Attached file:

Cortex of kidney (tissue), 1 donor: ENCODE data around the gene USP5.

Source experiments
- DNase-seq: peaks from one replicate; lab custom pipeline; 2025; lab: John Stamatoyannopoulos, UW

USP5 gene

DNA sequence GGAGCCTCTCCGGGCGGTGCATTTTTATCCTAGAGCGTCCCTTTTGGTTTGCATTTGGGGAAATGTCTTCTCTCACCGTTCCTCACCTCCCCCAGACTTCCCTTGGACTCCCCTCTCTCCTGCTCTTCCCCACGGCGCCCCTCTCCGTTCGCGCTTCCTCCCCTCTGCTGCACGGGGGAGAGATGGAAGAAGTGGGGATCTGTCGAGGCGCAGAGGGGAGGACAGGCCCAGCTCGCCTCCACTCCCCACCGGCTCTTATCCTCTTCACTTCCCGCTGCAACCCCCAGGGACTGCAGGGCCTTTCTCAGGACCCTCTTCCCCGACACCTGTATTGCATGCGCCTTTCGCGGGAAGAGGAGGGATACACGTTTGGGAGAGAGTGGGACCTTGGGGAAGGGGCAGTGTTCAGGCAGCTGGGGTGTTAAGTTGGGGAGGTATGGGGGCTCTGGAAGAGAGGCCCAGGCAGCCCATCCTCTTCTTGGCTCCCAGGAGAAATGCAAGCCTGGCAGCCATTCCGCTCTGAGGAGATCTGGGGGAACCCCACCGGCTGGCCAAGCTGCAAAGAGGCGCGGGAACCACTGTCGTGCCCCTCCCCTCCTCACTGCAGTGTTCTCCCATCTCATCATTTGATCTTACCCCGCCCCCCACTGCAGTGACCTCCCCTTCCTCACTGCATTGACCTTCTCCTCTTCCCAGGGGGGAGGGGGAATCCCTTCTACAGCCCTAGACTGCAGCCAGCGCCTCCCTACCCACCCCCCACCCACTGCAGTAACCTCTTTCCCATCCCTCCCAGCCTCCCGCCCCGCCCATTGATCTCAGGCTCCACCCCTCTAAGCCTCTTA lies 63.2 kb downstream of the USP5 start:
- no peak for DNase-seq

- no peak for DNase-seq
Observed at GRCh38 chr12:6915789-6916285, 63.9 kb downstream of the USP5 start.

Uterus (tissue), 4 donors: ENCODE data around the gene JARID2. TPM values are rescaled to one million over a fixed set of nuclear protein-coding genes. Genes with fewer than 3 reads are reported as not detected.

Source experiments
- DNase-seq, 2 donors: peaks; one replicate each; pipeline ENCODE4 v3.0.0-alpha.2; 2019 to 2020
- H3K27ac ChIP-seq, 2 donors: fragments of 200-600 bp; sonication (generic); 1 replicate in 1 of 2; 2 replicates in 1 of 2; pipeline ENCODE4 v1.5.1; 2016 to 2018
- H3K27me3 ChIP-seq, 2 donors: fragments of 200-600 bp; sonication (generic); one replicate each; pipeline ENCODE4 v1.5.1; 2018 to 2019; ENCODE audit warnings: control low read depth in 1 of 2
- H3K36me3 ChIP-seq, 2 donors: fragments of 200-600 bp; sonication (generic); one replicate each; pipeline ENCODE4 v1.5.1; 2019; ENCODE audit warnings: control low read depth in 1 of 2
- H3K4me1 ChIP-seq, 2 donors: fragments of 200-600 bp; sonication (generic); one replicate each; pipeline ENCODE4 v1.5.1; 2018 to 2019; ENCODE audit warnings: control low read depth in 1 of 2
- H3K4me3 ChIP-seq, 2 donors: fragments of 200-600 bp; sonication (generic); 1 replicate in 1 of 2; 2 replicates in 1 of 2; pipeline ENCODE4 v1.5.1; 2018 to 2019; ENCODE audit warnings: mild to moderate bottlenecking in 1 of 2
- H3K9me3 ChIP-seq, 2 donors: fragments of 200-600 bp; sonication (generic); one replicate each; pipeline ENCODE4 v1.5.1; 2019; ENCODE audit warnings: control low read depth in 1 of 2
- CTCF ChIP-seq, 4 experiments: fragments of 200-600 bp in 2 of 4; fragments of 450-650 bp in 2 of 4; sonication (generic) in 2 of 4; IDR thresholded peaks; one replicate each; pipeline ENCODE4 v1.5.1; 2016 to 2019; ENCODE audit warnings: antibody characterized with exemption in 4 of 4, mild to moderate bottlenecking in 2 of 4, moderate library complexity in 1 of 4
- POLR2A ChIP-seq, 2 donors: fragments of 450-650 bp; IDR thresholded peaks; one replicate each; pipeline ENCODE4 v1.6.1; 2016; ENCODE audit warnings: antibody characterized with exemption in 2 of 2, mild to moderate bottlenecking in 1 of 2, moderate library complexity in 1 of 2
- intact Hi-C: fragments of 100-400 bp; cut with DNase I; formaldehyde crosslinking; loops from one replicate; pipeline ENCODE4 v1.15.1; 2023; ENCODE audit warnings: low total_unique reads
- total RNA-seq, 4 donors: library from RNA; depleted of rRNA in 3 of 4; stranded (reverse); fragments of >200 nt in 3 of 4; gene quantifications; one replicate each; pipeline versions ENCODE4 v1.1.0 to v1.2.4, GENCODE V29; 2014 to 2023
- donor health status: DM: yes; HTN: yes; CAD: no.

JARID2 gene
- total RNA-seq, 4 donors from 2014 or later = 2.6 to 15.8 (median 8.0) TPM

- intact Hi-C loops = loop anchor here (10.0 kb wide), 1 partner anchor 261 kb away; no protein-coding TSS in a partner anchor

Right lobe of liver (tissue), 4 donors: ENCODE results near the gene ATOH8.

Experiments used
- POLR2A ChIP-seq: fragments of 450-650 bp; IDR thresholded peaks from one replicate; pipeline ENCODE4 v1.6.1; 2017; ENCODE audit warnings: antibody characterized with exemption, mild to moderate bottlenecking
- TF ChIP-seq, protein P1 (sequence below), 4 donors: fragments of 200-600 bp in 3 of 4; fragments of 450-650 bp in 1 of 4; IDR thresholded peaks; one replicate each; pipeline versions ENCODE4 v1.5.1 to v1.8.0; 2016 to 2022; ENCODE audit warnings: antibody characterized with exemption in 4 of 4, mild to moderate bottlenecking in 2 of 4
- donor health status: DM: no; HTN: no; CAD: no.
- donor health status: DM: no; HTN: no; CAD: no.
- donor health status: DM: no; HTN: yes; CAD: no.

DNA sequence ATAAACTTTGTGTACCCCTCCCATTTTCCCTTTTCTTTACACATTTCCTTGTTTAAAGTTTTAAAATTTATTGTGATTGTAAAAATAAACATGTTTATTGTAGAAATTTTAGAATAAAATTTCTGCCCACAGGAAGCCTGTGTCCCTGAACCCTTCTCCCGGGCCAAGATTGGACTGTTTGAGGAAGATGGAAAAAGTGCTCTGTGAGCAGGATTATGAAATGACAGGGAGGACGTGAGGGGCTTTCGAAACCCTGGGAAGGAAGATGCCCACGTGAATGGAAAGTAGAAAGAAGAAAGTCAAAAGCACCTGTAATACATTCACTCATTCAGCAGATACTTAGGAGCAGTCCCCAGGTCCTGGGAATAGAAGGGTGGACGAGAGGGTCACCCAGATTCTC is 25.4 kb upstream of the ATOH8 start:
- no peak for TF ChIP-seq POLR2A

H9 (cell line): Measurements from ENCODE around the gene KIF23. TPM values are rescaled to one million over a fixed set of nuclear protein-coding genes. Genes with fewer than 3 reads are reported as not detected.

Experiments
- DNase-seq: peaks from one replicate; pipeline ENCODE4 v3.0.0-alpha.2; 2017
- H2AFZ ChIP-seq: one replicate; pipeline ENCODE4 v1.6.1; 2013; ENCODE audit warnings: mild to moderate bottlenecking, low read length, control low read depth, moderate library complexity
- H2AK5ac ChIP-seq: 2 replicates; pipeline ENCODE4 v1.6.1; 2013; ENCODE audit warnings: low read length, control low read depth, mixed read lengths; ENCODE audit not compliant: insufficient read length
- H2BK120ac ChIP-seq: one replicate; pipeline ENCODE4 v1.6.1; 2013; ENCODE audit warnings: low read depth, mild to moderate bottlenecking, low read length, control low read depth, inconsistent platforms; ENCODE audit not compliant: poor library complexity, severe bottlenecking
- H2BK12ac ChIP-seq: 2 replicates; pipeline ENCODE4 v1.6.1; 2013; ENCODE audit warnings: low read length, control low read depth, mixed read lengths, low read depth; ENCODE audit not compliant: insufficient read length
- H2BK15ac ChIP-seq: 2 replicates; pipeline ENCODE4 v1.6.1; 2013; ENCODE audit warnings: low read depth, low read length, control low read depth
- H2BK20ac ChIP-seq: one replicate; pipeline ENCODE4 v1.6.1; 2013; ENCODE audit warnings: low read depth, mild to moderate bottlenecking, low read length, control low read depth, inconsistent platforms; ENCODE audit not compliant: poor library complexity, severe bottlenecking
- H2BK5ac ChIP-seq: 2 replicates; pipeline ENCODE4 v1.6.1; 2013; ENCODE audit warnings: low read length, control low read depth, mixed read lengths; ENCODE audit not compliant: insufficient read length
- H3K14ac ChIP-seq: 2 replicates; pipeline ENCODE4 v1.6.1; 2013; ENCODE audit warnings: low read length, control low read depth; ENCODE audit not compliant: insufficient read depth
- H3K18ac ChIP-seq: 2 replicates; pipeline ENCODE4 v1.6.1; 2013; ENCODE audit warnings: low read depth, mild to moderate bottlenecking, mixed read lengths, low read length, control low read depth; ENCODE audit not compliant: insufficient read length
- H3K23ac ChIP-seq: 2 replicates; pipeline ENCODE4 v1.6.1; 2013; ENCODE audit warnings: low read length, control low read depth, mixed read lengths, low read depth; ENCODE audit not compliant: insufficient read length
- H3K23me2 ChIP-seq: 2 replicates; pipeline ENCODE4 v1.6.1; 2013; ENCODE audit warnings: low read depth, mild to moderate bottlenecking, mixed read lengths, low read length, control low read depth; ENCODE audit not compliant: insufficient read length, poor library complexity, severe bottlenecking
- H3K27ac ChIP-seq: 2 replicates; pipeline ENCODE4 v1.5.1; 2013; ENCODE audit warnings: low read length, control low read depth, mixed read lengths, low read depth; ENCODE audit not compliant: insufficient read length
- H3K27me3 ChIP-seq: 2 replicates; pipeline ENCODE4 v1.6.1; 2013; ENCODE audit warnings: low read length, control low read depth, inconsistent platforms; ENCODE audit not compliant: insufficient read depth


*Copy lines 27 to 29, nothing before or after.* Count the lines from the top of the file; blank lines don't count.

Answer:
Experiments used
- POLR2A ChIP-seq: fragments of 450-650 bp; IDR thresholded peaks from one replicate; pipeline ENCODE4 v1.6.1; 2017; ENCODE audit warnings: antibody characterized with exemption, mild to moderate bottlenecking
- TF ChIP-seq, protein P1 (sequence below), 4 donors: fragments of 200-600 bp in 3 of 4; fragments of 450-650 bp in 1 of 4; IDR thresholded peaks; one replicate each; pipeline versions ENCODE4 v1.5.1 to v1.8.0; 2016 to 2022; ENCODE audit warnings: antibody characterized with exemption in 4 of 4, mild to moderate bottlenecking in 2 of 4